[extropy-chat] How Dangerous Our Times? (was Rational force?)

Lee Corbin lcorbin at rawbw.com
Tue Dec 12 06:09:47 UTC 2006

Russell writes

> On 12/12/06, Lee Corbin <lcorbin at rawbw.com> wrote:
> > It is indeed dangerous.  Life does not proceed without risks.
> To every man upon this earth, death cometh soon or late;

Already you're displaying unhealthy pessimism.  Are you *totally*
sure that there is zero percent chance that cryonics will work?
Whence such certainty?

> But here's why I think our current time is such a desperate crisis:
> we're floating, gasping in a void, tech-wise. 

*Our* times are desperate?  I humbly suggest you read more
history, and put yourselves in the invariably precarious position
of our ancestors.  Now *those* times were desperate, at least
for each individual.

True:  there may be greater global risks than in 1820, but six plus
billion people are not going to just vanish from the face of the
Earth as you suggest below.

> As the West crumbles, people will not forget how to make
> tractors and rifles - for those things can be sustained by a
> small community, perhaps towns and their surrounding fields
> and villages, machine tools and workshops, early 20th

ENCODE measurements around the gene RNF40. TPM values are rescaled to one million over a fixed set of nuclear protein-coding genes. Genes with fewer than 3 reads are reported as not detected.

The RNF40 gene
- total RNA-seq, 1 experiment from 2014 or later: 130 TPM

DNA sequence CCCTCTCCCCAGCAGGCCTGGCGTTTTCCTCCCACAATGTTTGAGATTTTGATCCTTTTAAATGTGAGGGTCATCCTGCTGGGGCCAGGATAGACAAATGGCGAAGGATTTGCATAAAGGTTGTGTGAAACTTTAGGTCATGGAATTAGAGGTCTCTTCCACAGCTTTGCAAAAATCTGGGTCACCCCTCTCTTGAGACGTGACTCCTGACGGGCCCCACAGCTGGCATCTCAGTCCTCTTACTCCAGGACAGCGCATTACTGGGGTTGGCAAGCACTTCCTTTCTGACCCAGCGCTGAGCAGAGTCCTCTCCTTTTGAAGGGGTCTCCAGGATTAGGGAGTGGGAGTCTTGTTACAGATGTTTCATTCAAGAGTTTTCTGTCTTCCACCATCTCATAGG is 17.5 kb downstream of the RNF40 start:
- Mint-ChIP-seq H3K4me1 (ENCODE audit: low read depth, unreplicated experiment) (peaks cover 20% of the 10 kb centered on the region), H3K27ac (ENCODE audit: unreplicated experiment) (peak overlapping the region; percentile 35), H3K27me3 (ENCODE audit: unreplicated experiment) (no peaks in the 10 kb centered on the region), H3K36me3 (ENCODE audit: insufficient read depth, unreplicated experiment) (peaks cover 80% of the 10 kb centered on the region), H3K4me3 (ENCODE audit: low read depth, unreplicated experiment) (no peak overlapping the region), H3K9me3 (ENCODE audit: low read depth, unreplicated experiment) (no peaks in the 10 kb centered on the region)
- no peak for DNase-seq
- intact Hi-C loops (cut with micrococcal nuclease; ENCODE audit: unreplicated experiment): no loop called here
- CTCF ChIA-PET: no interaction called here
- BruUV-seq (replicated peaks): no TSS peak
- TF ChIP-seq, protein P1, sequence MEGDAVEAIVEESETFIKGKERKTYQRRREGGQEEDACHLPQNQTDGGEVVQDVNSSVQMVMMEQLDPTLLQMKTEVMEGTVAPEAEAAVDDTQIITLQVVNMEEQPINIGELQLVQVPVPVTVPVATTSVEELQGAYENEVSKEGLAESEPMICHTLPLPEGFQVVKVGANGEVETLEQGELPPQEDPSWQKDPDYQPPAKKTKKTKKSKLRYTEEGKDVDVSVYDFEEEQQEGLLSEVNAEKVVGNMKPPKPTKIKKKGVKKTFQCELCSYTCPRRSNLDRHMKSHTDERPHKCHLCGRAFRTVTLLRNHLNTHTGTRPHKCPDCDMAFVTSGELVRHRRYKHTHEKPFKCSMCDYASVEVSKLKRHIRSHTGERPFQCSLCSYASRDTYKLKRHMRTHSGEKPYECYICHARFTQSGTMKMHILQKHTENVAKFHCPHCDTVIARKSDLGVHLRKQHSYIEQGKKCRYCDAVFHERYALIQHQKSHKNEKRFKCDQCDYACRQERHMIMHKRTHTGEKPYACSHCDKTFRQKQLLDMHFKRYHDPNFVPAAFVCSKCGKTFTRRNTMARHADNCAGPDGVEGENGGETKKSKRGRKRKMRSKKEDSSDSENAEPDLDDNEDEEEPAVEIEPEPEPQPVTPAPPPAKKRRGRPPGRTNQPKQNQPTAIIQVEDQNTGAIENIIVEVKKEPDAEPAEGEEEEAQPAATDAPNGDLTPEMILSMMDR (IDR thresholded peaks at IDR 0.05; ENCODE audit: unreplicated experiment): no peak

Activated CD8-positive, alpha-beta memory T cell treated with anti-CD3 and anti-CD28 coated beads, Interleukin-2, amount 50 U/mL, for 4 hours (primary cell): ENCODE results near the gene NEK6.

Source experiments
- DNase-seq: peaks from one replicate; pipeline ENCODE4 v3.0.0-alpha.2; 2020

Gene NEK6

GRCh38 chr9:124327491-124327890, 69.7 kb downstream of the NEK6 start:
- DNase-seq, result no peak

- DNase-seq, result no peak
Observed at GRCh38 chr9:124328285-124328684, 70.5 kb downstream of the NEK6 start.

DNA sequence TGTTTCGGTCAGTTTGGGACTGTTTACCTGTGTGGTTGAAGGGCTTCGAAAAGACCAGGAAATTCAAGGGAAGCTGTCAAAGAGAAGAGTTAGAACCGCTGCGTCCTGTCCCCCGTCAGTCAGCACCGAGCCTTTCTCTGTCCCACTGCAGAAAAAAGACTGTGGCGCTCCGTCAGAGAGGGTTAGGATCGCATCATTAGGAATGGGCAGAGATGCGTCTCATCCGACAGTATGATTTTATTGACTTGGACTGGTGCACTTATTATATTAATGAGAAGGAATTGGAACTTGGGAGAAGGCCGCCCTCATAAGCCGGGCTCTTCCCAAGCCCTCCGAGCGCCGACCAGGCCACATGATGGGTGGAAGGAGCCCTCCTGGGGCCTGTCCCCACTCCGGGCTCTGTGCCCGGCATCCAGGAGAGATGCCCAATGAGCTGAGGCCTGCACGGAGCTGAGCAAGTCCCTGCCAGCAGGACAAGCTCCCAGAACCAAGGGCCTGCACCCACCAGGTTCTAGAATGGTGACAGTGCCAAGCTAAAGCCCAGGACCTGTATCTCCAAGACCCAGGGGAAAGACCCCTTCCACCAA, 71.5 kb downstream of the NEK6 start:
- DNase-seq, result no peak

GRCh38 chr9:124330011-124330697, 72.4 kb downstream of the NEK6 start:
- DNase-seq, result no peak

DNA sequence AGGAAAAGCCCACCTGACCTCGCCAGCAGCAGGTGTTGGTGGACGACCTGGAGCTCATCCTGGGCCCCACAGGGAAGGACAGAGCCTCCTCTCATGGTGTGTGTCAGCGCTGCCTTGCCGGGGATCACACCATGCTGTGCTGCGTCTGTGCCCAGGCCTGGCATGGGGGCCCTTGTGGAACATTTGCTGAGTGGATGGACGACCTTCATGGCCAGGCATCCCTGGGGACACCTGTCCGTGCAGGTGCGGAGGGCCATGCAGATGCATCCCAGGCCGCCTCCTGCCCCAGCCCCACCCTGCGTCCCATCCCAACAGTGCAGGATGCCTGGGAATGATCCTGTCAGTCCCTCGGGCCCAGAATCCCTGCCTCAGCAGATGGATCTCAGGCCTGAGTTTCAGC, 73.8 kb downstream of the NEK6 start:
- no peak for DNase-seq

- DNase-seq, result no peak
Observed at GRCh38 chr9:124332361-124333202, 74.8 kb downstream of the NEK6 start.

> century tech.

Are you worrying here mostly about Moslem takeovers or
AI getting out of hand?  Or just global warming?

>  They will forget how to make 65 nanometer chips, for those
> things can only be sustained by a great civilization,
> economically viable in the field of a billion consumers with
> wealth and leisure time to spare for video games and $5
> billion factories. 

There have been setbacks before.  If a huge war had taken place
between the USSR and the USA, then progress would have been
set back perhaps 100 years.  I consider greatly exaggerated all
the projections of world wide apocalypse.

> filled core" to fade to the end? 
> I think not. There is a reachable edge. With sufficiently advanced
> hardware technology, factories can be made on the scale of a town
> - or a Kalpana One. With sufficiently advanced software technology,
> machines can be programmed by a small team rather than requiring
> man-millennia of labor. The current desperate void is a passing stage. 

That's the spirit!

> If I fail to figure out the software half in time, it won't be for lack of
> trying; but let's try to not actively cut the available time please?


> If we can't create, then not destroy? If we can't defeat the enemy
> called Death now, then not do his work, nor yet surrender, but
> hold back the tide as long as we can - nor dynamite the dykes. 

Right on.  Let's keep our economies humming, above all else.


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